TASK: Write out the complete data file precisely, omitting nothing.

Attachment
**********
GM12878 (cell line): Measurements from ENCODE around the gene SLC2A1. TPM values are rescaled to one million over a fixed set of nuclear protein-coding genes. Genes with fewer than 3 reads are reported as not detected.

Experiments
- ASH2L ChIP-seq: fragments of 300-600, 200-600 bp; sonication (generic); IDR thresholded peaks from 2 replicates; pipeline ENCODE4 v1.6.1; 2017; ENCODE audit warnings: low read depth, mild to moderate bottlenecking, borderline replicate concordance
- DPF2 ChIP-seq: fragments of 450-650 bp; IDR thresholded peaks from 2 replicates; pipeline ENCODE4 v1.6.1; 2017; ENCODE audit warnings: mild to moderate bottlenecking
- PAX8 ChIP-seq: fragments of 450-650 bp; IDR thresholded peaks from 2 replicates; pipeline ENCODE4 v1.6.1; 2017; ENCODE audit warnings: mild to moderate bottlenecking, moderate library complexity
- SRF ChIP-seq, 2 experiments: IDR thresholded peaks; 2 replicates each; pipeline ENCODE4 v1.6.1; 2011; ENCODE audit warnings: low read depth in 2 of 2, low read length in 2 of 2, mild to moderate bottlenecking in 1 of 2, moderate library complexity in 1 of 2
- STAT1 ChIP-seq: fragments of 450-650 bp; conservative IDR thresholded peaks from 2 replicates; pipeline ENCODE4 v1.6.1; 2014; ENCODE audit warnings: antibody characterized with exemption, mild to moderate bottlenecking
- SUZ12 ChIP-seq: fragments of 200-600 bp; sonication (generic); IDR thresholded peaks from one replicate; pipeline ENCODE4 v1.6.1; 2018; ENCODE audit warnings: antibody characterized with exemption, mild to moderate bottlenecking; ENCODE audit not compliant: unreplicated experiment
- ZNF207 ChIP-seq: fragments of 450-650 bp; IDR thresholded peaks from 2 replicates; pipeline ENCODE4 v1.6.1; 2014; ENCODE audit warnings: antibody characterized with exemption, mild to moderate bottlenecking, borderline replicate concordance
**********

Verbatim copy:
GM12878 (cell line): Measurements from ENCODE around the gene SLC2A1. TPM values are rescaled to one million over a fixed set of nuclear protein-coding genes. Genes with fewer than 3 reads are reported as not detected.

Experiments
- ASH2L ChIP-seq: fragments of 300-600, 200-600 bp; sonication (generic); IDR thresholded peaks from 2 replicates; pipeline ENCODE4 v1.6.1; 2017; ENCODE audit warnings: low read depth, mild to moderate bottlenecking, borderline replicate concordance
- DPF2 ChIP-seq: fragments of 450-650 bp; IDR thresholded peaks from 2 replicates; pipeline ENCODE4 v1.6.1; 2017; ENCODE audit warnings: mild to moderate bottlenecking
- PAX8 ChIP-seq: fragments of 450-650 bp; IDR thresholded peaks from 2 replicates; pipeline ENCODE4 v1.6.1; 2017; ENCODE audit warnings: mild to moderate bottlenecking, moderate library complexity
- SRF ChIP-seq, 2 experiments: IDR thresholded peaks; 2 replicates each; pipeline ENCODE4 v1.6.1; 2011; ENCODE audit warnings: low read depth in 2 of 2, low read length in 2 of 2, mild to moderate bottlenecking in 1 of 2, moderate library complexity in 1 of 2
- STAT1 ChIP-seq: fragments of 450-650 bp; conservative IDR thresholded peaks from 2 replicates; pipeline ENCODE4 v1.6.1; 2014; ENCODE audit warnings: antibody characterized with exemption, mild to moderate bottlenecking
- SUZ12 ChIP-seq: fragments of 200-600 bp; sonication (generic); IDR thresholded peaks from one replicate; pipeline ENCODE4 v1.6.1; 2018; ENCODE audit warnings: antibody characterized with exemption, mild to moderate bottlenecking; ENCODE audit not compliant: unreplicated experiment
- ZNF207 ChIP-seq: fragments of 450-650 bp; IDR thresholded peaks from 2 replicates; pipeline ENCODE4 v1.6.1; 2014; ENCODE audit warnings: antibody characterized with exemption, mild to moderate bottlenecking, borderline replicate concordance